By Alexander Patino
POSTED September 11, 2011
Old Vegas & Coney Island Prove a Lively Spark for Lela Rose
"It's not even a girl, it's a sign," said Lela Rose backstage before her Spring 2012 collection debut. "[Collection] is
based on the Neon Graveyard, which is all the old, unrestored signs that dot the landscape of Las Vegas and
Coney Island. So it's a palette of faded neons. You could tell the colors used to be this garish, bold color that has
faded over time. We've always done bold colors, but we've never done these faded bold colors, so that feels fresh
for us."
 She's got the freshness angle down, but it is art that serves as Rose's most reliable and most versatile trope.

Rose utilized the vision of the distressed placards to play with the painterly, put to best use through her palette. Some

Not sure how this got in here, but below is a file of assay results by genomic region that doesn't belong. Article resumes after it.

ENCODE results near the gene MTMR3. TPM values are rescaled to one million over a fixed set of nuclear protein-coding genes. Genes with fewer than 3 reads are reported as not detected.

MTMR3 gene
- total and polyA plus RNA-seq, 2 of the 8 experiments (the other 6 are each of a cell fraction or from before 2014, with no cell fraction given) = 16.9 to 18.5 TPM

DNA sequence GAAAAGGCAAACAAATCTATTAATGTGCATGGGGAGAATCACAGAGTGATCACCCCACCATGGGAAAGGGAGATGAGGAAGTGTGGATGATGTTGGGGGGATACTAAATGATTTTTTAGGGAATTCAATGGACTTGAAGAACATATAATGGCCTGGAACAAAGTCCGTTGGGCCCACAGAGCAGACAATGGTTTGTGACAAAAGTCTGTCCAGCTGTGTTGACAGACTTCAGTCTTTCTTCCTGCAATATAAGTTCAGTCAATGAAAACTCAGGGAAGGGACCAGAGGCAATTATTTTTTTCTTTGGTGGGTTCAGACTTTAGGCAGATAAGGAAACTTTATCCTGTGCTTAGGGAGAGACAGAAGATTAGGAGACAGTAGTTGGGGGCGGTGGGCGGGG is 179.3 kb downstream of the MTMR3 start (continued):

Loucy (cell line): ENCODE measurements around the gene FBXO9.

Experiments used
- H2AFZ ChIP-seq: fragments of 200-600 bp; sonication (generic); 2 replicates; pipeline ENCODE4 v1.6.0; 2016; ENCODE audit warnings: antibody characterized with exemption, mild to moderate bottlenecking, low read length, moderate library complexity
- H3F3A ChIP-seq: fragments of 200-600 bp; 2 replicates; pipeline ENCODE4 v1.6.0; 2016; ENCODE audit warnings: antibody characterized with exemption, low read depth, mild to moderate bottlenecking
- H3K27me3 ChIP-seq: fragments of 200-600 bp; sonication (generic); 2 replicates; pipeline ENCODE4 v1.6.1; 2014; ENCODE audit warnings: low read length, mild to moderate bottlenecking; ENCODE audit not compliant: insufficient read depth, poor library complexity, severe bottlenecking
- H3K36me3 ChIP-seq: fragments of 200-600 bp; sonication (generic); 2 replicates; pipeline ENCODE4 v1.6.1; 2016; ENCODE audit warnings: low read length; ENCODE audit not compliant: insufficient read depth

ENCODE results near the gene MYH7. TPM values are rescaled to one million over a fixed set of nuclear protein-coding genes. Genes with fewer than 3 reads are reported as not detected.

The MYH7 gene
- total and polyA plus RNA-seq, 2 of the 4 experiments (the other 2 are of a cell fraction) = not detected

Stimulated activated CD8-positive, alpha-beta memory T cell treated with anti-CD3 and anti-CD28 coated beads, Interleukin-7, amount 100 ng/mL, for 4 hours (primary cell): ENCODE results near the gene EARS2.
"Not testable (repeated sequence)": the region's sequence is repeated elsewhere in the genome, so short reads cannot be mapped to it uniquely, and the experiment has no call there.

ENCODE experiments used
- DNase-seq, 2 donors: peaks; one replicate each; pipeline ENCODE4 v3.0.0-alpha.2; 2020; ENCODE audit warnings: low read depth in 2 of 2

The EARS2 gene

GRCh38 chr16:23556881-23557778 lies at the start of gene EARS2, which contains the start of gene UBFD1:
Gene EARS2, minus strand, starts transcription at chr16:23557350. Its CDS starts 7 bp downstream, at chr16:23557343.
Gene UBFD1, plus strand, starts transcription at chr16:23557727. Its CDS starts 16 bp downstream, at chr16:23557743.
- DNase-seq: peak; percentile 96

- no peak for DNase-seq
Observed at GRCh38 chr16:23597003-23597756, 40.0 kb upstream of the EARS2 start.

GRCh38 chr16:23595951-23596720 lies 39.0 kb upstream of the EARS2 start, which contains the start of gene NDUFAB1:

of the opening pieces almost looked like negatives, as if the main hues were sucked out for stark contrast. Her
playfulness sometimes got the better of her. A silk top, for instance, sheer-blocked by a chartreuse geometric cut-out
felt belabored, overwrought with aim for effect. So did a pair of trousers that looked like painter's pants (tapered
painter's pants, but still) matched with a button-up silk top with a yellow cut-out frontispiece and salmon pink short

Rose's artistic flights of fancy did rise to the occasion more often than not. A sleeveless white top with overlapping
circle cutouts with a pink, burgundy and ice grary color blocked track pant looked exciting and fresh. Those same cut
outs looked even better for more elegant purposes, as the capped sleeves and the peplum waist overlay on
Kelsey Van Mook's ivory halter dress, and there was certainly a depth of thought to a gray sheath dress with a vertical ombre that looked like an unfinished chiaroscuro drawing.  

Words like "Neon Graveyard", "unrestored signs", "Las Vegas", "faded" - it makes one think of the giant placard of Doctor T. J. Eckleburg in the valley of ashes in F. Scott Fitzgerald's "The
Great Gatsby", another work of art. It's not such a stretch to image Daisy Buchanan, that same novel's iconic heroine, donning on some of these pieces were she to be projected in the flesh.